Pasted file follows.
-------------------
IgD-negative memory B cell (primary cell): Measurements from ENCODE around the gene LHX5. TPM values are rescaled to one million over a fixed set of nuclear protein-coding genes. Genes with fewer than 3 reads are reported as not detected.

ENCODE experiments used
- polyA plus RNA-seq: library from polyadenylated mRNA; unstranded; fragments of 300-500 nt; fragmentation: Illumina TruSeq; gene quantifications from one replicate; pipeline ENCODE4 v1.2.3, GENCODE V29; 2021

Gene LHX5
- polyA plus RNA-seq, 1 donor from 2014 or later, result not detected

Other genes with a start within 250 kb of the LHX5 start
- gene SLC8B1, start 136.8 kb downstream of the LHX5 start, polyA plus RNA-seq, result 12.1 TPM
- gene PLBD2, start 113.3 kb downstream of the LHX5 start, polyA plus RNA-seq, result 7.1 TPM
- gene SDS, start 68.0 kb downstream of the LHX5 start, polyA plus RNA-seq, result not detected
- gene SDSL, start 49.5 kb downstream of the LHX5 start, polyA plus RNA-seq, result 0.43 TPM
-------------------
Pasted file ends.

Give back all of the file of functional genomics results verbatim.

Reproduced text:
IgD-negative memory B cell (primary cell): Measurements from ENCODE around the gene LHX5. TPM values are rescaled to one million over a fixed set of nuclear protein-coding genes. Genes with fewer than 3 reads are reported as not detected.

ENCODE experiments used
- polyA plus RNA-seq: library from polyadenylated mRNA; unstranded; fragments of 300-500 nt; fragmentation: Illumina TruSeq; gene quantifications from one replicate; pipeline ENCODE4 v1.2.3, GENCODE V29; 2021

Gene LHX5
- polyA plus RNA-seq, 1 donor from 2014 or later, result not detected

Other genes with a start within 250 kb of the LHX5 start
- gene SLC8B1, start 136.8 kb downstream of the LHX5 start, polyA plus RNA-seq, result 12.1 TPM
- gene PLBD2, start 113.3 kb downstream of the LHX5 start, polyA plus RNA-seq, result 7.1 TPM
- gene SDS, start 68.0 kb downstream of the LHX5 start, polyA plus RNA-seq, result not detected
- gene SDSL, start 49.5 kb downstream of the LHX5 start, polyA plus RNA-seq, result 0.43 TPM